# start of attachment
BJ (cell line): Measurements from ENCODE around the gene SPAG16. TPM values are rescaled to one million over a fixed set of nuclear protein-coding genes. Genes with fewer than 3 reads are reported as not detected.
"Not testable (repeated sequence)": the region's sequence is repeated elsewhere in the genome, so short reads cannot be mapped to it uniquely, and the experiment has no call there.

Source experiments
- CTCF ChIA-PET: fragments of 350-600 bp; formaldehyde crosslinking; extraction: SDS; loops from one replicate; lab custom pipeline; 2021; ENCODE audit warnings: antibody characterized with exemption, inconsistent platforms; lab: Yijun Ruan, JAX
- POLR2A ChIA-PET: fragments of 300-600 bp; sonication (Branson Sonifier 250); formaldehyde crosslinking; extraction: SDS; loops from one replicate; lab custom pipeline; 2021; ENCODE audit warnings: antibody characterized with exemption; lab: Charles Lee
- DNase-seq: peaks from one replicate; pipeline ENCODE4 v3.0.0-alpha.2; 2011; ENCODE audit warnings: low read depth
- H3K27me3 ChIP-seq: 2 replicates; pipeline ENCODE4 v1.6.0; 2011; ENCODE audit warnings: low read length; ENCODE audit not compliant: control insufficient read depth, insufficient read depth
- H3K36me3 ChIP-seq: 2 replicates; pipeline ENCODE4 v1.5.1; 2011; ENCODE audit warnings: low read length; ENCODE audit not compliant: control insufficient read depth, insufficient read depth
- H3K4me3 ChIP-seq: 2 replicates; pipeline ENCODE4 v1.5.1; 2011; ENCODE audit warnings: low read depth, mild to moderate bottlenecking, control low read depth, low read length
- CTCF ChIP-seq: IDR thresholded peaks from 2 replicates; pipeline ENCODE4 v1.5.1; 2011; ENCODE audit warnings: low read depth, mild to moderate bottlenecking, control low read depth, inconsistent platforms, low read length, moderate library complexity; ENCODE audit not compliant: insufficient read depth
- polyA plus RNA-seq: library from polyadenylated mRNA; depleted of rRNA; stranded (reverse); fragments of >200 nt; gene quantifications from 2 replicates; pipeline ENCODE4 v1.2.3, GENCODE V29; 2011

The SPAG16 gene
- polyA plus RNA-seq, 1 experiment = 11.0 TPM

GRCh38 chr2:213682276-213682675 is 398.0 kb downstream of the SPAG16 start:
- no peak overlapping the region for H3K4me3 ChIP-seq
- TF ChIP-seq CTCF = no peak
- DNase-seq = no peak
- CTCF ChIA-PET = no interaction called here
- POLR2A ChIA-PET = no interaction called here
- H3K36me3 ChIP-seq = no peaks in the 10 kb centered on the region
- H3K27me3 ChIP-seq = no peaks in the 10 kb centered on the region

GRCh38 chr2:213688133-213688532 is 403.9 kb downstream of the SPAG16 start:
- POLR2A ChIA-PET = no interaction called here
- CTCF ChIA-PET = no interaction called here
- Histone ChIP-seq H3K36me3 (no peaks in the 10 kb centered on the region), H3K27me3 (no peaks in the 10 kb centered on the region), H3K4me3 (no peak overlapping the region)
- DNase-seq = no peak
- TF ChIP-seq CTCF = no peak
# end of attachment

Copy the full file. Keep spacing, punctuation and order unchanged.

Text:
BJ (cell line): Measurements from ENCODE around the gene SPAG16. TPM values are rescaled to one million over a fixed set of nuclear protein-coding genes. Genes with fewer than 3 reads are reported as not detected.
"Not testable (repeated sequence)": the region's sequence is repeated elsewhere in the genome, so short reads cannot be mapped to it uniquely, and the experiment has no call there.

Source experiments
- CTCF ChIA-PET: fragments of 350-600 bp; formaldehyde crosslinking; extraction: SDS; loops from one replicate; lab custom pipeline; 2021; ENCODE audit warnings: antibody characterized with exemption, inconsistent platforms; lab: Yijun Ruan, JAX
- POLR2A ChIA-PET: fragments of 300-600 bp; sonication (Branson Sonifier 250); formaldehyde crosslinking; extraction: SDS; loops from one replicate; lab custom pipeline; 2021; ENCODE audit warnings: antibody characterized with exemption; lab: Charles Lee
- DNase-seq: peaks from one replicate; pipeline ENCODE4 v3.0.0-alpha.2; 2011; ENCODE audit warnings: low read depth
- H3K27me3 ChIP-seq: 2 replicates; pipeline ENCODE4 v1.6.0; 2011; ENCODE audit warnings: low read length; ENCODE audit not compliant: control insufficient read depth, insufficient read depth
- H3K36me3 ChIP-seq: 2 replicates; pipeline ENCODE4 v1.5.1; 2011; ENCODE audit warnings: low read length; ENCODE audit not compliant: control insufficient read depth, insufficient read depth
- H3K4me3 ChIP-seq: 2 replicates; pipeline ENCODE4 v1.5.1; 2011; ENCODE audit warnings: low read depth, mild to moderate bottlenecking, control low read depth, low read length
- CTCF ChIP-seq: IDR thresholded peaks from 2 replicates; pipeline ENCODE4 v1.5.1; 2011; ENCODE audit warnings: low read depth, mild to moderate bottlenecking, control low read depth, inconsistent platforms, low read length, moderate library complexity; ENCODE audit not compliant: insufficient read depth
- polyA plus RNA-seq: library from polyadenylated mRNA; depleted of rRNA; stranded (reverse); fragments of >200 nt; gene quantifications from 2 replicates; pipeline ENCODE4 v1.2.3, GENCODE V29; 2011

The SPAG16 gene
- polyA plus RNA-seq, 1 experiment = 11.0 TPM

GRCh38 chr2:213682276-213682675 is 398.0 kb downstream of the SPAG16 start:
- no peak overlapping the region for H3K4me3 ChIP-seq
- TF ChIP-seq CTCF = no peak
- DNase-seq = no peak
- CTCF ChIA-PET = no interaction called here
- POLR2A ChIA-PET = no interaction called here
- H3K36me3 ChIP-seq = no peaks in the 10 kb centered on the region
- H3K27me3 ChIP-seq = no peaks in the 10 kb centered on the region

GRCh38 chr2:213688133-213688532 is 403.9 kb downstream of the SPAG16 start:
- POLR2A ChIA-PET = no interaction called here
- CTCF ChIA-PET = no interaction called here
- Histone ChIP-seq H3K36me3 (no peaks in the 10 kb centered on the region), H3K27me3 (no peaks in the 10 kb centered on the region), H3K4me3 (no peak overlapping the region)
- DNase-seq = no peak
- TF ChIP-seq CTCF = no peak